The Quantified Us

Have you ever wondered how many steps you took today, or exactly what percentage of calories you burned walking versus running? Curious to know how stressed you are at work versus at home, or exactly how much REM sleep you got last night? Concerned about how pollution in the local environment might be affecting your allergies, or whether you’re consuming enough Vitamin A in your diet?

In many ways, there’s never been a better time to ask these questions — because there’s never been an easier way to answer them. As technology and sensors have become increasingly miniaturized, and are integrated into everything from our homes to our phones and even our clothing, we’re able to capture more data than ever before about our health, our environments, and our lifestyles.

The Evolution

For a dedicated minority, the ‘Quantified Self’ era has been met with enthusiasm. Not only can massive datasets about oneself be a route to enhanced self-discovery, they can also be a tool for running self-experiments and figuring out how to optimize health. But for the majority of us, the idea of continuous self-tracking is a novelty that results in little more than shallow insights about ourselves, which are no longer interesting after a few weeks. Just ask anyone who has bought a Fitbit which now rests untouched for months at the bottom of a junk drawer.

The true value of the Quantified Self movement lies far beyond the novelty of gratuitous data about ourselves and our past behaviors, which we might call a ‘first degree of meaning.’ The real promise of the Quantified Self is in a ‘second degree of meaning,’ where self-tracking helps motivate people toward self-improvement, and a ‘third degree of meaning,’ where people can use data to make better, more informed health decisions in the moments where they matter most. While we’re beginning to see the Quantified Self move toward these second and third degrees of meaning, many of the tools and services available today that emphasize self-tracking are still largely rooted in the novelty of recording behavior and serving up daily data. (Read more about the degrees of meaning of the Quantified Self).

As the Quantified Self inches its way toward more meaning and impact, another data-driven movement has been steadily brewing, one that is in many ways driven by the same breadth of data that the Quantified Self contributes to: Big Data. Big Data offers businesses and organizations insights into the behaviors and trends of large populations. Where the Quantified Self has remained very much about individual enlightenment, retaining the grassroots flavor of its local meet-up origins, Big Data has become a buzzword in the commercial world, and a rapidly adopted tool of big business.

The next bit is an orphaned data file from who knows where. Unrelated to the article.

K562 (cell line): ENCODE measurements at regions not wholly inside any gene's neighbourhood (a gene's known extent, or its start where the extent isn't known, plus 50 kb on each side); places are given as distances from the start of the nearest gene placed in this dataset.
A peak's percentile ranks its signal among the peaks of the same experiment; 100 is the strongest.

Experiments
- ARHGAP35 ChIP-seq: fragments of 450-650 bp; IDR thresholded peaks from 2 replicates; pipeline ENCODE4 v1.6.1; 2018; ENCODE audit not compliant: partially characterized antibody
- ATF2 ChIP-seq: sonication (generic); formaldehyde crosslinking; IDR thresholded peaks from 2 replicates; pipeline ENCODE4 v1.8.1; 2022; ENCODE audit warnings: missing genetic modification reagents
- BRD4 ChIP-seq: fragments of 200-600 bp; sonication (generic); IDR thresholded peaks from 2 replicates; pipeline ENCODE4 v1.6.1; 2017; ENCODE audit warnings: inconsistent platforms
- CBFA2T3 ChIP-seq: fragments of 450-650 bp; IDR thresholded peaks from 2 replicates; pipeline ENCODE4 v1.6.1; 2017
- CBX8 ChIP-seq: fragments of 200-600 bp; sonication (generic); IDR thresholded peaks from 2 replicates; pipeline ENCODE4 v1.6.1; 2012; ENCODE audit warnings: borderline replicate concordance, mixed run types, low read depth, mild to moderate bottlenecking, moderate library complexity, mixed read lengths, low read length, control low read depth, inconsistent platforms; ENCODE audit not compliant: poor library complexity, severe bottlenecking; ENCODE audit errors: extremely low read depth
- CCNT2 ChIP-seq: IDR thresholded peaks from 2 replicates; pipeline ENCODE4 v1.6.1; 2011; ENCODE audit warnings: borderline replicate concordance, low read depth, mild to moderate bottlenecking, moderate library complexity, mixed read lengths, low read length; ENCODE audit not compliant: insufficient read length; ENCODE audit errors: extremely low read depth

For most of us, we’ve been exposed to Big Data’s impact primarily through targeted marketing campaigns and recommendation engines, pushing consumption and purchasing decisions (which music to listen to, which products to buy). Netflix, for example, can give you better recommendations about which movies you’ll enjoy because they have data about your previous viewing history, and ratings from other people with whom you have things in common. The company’s continued investment in this type of technology (as covered on its tech blog) indicates the longevity of this trend.

The Spaces Between

But what lies in between the Quantified Self, with its emphasis on individual data, and Big Data, with its emphasis on aggregating data from larger populations? Is there a way we might we bridge these two movements with an eye toward doing more than promoting consumption, to help improve people’s lives in the long term?

Imagine a future where self-tracking harnesses the power of a whole population’s data to identify patterns and make meaningful recommendations about what we should do next. Imagine a future where we can fluidly move between our own data and the data of the collective to gain insights on how best to live the life we desire, and where we decide what privacy we give up, because we control the benefit it brings us?

The Quantified Us